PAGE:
This teaching from the previous Rebbe is associated with the Mitzvah campaigns. First of all, the Torah campaign: The above teaches us that the war with Amalek is expressed in the efforts “to remove those who are weak, and to strengthen the hands of those who learn Torah with the public.” This can be achieved specifically through involvement in the Torah campaign. Not everyone is capable of teaching Torah to others, nor is it certain that people will come to those who are capable. But the Torah campaign — which is the idea of encouraging people to participate in learning Torah with others at fixed times — is the concept of “learning Torah with the public.”
Learning Torah specifically with others (as opposed to learning by oneself) is also emphasized in the liberation of the previous Rebbe from imprisonment on Yud-Bais Tammuz. For the first celebration of that event, the previous Rebbe sent the Chassidic discourse beginning with the words “Ten who sit and are engaged in Torah” — the idea of learning Torah together with others (“with the public”). This is achieved when one feels the greatness and preciousness of Torah, for then one involves himself in the Torah campaign, and influences others to do so likewise, who then influences others in the same vein etc. etc.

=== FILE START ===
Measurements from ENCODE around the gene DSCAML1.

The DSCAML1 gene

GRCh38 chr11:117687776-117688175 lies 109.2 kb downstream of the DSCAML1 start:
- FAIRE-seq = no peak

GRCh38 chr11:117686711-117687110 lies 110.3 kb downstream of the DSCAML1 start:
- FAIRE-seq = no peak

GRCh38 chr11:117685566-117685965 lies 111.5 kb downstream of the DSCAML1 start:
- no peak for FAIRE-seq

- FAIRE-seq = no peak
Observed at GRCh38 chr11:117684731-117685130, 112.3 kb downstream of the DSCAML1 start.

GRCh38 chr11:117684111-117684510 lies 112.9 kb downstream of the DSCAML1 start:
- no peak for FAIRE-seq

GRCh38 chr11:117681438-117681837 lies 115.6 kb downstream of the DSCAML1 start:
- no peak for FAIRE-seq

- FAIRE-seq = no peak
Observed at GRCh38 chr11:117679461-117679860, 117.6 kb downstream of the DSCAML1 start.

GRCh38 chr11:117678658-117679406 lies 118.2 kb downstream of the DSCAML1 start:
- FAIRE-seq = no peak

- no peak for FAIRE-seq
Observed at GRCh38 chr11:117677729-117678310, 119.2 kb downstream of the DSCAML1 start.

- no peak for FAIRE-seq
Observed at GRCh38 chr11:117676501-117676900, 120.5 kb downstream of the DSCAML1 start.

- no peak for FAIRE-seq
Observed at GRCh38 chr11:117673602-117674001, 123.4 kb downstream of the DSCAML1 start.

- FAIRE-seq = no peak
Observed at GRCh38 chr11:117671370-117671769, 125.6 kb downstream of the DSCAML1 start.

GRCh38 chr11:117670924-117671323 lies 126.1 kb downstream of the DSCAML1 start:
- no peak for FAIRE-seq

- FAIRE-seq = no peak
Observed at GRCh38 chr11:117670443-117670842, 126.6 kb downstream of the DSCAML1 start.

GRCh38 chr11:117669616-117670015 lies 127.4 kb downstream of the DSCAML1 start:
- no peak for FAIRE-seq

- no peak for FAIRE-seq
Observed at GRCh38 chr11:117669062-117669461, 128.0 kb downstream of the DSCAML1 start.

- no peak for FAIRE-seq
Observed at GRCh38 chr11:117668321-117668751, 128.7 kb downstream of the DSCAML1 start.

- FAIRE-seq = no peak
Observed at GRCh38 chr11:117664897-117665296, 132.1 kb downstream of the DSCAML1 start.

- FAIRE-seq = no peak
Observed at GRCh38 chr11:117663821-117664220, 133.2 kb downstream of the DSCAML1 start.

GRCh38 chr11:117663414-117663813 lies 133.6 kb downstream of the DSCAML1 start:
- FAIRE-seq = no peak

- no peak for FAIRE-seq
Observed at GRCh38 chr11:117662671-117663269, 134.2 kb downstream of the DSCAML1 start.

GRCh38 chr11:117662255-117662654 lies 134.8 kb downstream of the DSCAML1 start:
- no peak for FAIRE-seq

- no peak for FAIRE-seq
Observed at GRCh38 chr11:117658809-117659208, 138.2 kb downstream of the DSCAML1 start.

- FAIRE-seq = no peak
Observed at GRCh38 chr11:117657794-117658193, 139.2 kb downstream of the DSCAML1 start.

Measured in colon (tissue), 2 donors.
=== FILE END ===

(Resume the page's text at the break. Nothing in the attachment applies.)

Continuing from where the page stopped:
For Torah study to be fitting, one needs the preparation of prayer. The concept of prayer is to nullify one’s existence before G-d, “as a servant before his master.” But, arises the question, a person is not just comprised of limbs to do things, which would then be possible to make subordinate to G-d. A person also has a mind which thinks and a heart which feels — how is it possible then to subordinate and nullify his existence “as a servant before his master”? Chassidus explains that a servant’s wants and desires are exactly identical to his master’s, — and a person feels that he has his own existence?!